Regulation of Spanish banks

Author: | Published: 25 Apr 2003
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Spanish banking regulations are the result of EU directives on banking, which were mainly implemented during the 90s. The main operators in the banking market are credit institutions. The Spanish term entidad de crédito or credit institution refers to intermediaries operating in credit markets which, on a regular basis, receive funds from the public and use those funds on their own to grant loans or enter into similar transactions.

There are three types of credit institution in Spain: banks which are public limited liability companies; saving banks (cajas de ahorro), which are set up under a special legal form for non-profitable purposes although they operate as banks; and credit co-operatives, which were originally set up to provide banking services for their own members but have now gained some flexibility as to who they may provide services to.

There are also credit financial institutions (establecimientos financieros de crédito), which consist of what were credit institutions limited to rendering one or several side-services, such as finance leasing companies, building societies and money market houses. Royal Decree 692 of April 26 1996 regulates these types of institutions.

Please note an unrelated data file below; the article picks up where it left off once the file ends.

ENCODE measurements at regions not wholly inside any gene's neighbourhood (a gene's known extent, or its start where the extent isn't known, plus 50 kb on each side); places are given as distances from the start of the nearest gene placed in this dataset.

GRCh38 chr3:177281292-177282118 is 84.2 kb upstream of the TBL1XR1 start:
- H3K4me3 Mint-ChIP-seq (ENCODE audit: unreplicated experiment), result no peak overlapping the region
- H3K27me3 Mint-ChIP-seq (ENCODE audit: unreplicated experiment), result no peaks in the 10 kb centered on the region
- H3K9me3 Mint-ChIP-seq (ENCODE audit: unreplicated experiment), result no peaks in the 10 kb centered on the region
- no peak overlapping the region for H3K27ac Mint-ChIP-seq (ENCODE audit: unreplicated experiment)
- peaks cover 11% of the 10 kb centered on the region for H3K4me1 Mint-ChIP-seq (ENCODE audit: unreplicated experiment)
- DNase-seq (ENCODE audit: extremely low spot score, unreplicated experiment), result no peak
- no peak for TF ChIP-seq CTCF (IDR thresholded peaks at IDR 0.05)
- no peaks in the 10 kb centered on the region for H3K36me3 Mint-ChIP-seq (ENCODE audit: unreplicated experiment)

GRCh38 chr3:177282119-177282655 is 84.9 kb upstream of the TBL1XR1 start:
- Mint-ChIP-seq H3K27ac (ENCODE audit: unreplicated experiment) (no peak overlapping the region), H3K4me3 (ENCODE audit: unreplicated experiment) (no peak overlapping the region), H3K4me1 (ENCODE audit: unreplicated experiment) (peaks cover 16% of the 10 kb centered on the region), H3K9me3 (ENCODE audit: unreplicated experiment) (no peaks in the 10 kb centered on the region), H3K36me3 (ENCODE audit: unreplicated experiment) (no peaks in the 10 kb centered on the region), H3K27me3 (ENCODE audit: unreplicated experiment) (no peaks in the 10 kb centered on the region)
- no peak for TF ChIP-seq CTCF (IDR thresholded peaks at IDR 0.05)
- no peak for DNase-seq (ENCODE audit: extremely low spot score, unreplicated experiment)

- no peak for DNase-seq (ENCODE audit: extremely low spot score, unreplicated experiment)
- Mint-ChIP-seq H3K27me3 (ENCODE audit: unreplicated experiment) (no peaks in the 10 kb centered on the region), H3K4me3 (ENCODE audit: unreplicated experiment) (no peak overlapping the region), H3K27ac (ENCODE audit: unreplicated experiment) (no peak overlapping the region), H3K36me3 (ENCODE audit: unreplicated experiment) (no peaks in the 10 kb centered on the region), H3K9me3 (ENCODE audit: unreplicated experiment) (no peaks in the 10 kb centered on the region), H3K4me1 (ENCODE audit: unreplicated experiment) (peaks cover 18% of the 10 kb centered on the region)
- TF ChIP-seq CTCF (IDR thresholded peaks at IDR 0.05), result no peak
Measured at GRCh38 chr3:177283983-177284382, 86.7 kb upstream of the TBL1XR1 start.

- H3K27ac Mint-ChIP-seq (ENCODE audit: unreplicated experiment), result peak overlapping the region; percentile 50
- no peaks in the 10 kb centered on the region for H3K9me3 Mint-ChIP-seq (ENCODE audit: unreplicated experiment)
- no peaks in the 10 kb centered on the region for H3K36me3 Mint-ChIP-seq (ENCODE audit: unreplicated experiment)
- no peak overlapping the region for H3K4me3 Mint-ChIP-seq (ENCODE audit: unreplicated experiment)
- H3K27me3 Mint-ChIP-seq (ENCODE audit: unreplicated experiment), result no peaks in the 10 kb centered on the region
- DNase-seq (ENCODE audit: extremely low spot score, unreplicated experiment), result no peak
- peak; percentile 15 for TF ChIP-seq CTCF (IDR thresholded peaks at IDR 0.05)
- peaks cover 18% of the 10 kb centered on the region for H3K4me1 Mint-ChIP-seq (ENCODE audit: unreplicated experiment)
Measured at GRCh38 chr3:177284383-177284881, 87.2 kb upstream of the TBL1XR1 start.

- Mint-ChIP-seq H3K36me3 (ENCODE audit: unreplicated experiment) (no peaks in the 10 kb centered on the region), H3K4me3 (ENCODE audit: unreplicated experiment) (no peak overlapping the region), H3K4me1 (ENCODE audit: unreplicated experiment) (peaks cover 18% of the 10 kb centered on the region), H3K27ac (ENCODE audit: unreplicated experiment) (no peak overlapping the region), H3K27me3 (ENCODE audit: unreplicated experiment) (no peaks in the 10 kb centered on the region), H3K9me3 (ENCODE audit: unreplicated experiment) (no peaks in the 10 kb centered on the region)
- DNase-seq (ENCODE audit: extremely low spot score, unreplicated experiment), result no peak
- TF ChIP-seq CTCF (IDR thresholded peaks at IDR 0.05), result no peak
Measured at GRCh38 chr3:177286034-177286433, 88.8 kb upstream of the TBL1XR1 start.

Setting up a bank

The setting up of a bank in Spain is subject to a prior non-discretionary administrative authorization from the Ministry of Economy and Finance.

This authorization is also required to incorporate a branch by a company not residing in a European Union member state.

Banks in Spain must take the corporate form of public limited liability companies and must have an initial capital of €18 million in registered shares, which must be fully subscribed for and paid up in cash. They must have their registered address or head office in Spain.

The basic steps for setting up a bank in Spain are the following:

  • 20% of the minimum corporate capital has to be deposited with the Bank of Spain (Banco de España) either in the form of cash or securities.
  • If authorization is granted the act of incorporation must be carried out before a Public Notary who will prepare the deed of incorporation.
  • Incorporation gives rise to a 1% tax on the share capital.
  • After payment of incorporation tax the deed of incorporation is filed with the Commercial Registry.
  • The bank must also be entered into a special administrative register kept by the Bank of Spain

Qualifying holdings in credit institutions